Social Innovation4 min

Fabio Wibmer’s creativity knows NO bounds and neither should yours

Creative riding and multiple viral video releases have made the Austrian trials star a change-maker in his sport, but there's much more to Wibmer than the man on two wheels.
Written by Trish MedalenPublished on
Thanks to videos like Home Office, where Wibmer turned his house into a trials riding playground, his name is synonymous with creativity. He comments, “I'm lucky because thinking differently is natural for me, but I would say everyone can do it.”
So where does all his creativity come from?
Fabio Wibmer in action during the shoot of Wibmers Law in Innsbruck, Austria on June 4, 2019
Fabio Widmer is a true change-maker

Wibmer’s creativity starts with being true to himself

From childhood, Wibmer always wanted to do things differently. So while he was inspired by Danny MacAskill and others, he added his own ideas, such as incorporating parkour and skateboard styling.
“Thinking different was probably the most important thing for my career. To be unique, not doing what everyone else is doing,” Wibmer says. “If you're different – if you're doing something cool that you're proud of, if you're really passionate about something – sooner or later people will like it or take notice. That really motivates me and drives me to keep pushing.”

He always keeps his eyes and his mind open for the next inspiration

Wibmer loves to collaborate with his production team and he never knows when his friends, his surroundings, or someone or something completely outside the sport might spark a new idea.
He suggests, “Look at other people who do the same kind of thing. What are they doing good? What they are doing wrong? Then let yourself be inspired by totally different things as well. That's very important. On the highway, I'm thinking about, for example, ‘How would it be to jump from one truck to another truck?’ If you try to get inspiration from a lot of different things, you will find your way and your ideas.”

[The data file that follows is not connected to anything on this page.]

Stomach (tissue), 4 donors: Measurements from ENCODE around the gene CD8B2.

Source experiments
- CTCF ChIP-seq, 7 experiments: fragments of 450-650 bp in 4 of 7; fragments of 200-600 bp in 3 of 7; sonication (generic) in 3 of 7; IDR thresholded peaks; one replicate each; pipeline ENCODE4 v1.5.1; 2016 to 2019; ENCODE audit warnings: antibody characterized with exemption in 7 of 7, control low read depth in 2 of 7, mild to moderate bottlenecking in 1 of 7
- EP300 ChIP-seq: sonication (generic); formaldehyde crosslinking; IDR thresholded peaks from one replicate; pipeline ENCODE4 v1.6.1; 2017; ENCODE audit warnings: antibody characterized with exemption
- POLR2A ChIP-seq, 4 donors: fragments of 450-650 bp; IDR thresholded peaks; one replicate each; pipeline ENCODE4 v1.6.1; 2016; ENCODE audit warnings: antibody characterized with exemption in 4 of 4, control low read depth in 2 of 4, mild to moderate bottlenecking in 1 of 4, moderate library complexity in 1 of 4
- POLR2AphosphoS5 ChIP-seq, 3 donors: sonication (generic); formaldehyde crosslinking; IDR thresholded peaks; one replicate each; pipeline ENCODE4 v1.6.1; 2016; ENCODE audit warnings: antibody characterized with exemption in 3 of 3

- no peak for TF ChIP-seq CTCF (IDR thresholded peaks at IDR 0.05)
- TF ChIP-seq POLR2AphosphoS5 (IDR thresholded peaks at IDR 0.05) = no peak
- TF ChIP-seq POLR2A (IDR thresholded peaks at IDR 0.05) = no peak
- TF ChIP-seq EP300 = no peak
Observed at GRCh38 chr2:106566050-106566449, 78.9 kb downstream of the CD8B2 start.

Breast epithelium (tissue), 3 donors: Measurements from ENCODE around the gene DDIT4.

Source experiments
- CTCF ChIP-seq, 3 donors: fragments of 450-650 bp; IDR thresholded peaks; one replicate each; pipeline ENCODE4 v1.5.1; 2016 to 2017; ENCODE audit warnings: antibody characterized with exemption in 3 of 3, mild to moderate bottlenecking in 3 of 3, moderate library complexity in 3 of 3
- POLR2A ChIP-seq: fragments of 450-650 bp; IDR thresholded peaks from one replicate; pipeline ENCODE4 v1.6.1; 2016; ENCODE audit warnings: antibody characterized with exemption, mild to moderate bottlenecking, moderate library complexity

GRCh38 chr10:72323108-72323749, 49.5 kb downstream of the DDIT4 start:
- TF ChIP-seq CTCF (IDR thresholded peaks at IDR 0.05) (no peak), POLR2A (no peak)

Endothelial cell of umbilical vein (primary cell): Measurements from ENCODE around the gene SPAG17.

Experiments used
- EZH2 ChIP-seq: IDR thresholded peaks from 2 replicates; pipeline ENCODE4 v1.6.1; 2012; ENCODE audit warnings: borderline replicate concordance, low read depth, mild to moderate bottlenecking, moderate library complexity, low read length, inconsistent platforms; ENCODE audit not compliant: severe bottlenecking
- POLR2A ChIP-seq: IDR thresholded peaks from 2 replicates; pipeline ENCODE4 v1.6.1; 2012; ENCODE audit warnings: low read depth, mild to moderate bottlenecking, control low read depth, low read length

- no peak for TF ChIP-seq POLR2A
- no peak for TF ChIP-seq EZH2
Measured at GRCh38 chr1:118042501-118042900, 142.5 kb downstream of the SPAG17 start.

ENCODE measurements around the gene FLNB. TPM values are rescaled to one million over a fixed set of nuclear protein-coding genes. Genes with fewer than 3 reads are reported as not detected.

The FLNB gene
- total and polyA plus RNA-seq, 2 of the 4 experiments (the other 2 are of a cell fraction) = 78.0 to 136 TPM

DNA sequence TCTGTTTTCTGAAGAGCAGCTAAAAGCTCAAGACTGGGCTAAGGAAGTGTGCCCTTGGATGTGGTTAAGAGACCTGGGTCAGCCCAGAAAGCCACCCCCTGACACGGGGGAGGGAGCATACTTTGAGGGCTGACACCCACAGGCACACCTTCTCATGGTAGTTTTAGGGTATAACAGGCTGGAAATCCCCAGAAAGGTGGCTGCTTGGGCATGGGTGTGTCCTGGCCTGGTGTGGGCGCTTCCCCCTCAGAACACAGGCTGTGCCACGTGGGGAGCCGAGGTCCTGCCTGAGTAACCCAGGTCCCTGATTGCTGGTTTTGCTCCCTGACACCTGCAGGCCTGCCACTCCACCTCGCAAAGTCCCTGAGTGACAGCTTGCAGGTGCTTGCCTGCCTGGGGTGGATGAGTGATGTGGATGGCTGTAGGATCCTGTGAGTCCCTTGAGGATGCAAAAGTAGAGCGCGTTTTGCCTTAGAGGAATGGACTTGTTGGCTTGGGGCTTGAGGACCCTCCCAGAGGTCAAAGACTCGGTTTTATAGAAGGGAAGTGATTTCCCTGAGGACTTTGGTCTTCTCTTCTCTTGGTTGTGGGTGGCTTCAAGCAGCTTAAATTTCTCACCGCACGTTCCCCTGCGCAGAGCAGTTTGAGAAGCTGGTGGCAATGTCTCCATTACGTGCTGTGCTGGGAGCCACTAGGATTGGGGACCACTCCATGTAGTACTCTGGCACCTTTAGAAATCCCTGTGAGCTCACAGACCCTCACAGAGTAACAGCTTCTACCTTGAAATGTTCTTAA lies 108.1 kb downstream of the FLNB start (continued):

Wibmer puts in the work – and he’s beyond persistent

When Wibmer dreams up a new trick, he may try it hundreds of times before he’s satisfied – almost 700 times, in fact, to sink a basketball with his bike in Home Office.
“Not giving up is the most important thing. I hate giving up on something,” he admits. “The key is to try it over and over and learn from your mistakes. When you're scared of something, or when you work really hard and then you finally get it, the reward you get is the best feeling ever.”

Limitations? Roadblocks? They only fire up his urge to create

The idea for Home Office came when Wibmer was getting bored under Austria’s lockdown last spring.
“Sometimes, the best ideas come from limitations – you get even more creative. Like with the video: My playground is usually in the mountains or in the streets and no one would really think of making your house as your biking playground. Those situations are sometimes the ones which I see more as an opportunity than a limitation,” he explains.
Fabio Wibmer views footage during the shoot of Wibmers Law in Linz, Austria on October 5, 2018
Wibmer loves to collaborate on his projects

For Wibmer, passion and creativity go hand-in-hand

He thinks that nothing else is as fun as biking and creatively following that passion has enabled him to go from small-town roots to a global fan base. He has even used his entrepreneurial skills to launch a clothing line. Wibmer thinks the Red Bull Basement programme for student innovators can help the next generation drive positive change using their own creativity.
“I never really believed that bike riding could be my job from where I lived, so it’s been an amazing time,” the 25-year-old shares. “It's all about the passion. If you're passionate about something, sooner or later success will come. Red Bull Basement is an amazing opportunity to get inspired and to bring your ideas to life.”
Wibmer doesn’t wait for inspiration to strike (and he doesn’t think you should, either). The Red Bull Basement application deadline is coming up fast and Wibmer feels that there’s no time like the present to work toward future change.
“Sometimes it's really all about starting somewhere, not about waiting for the perfect moment.. That’s why the students should start,” he says. “They will see that once they can bring their ideas to life, that's the coolest thing ever.”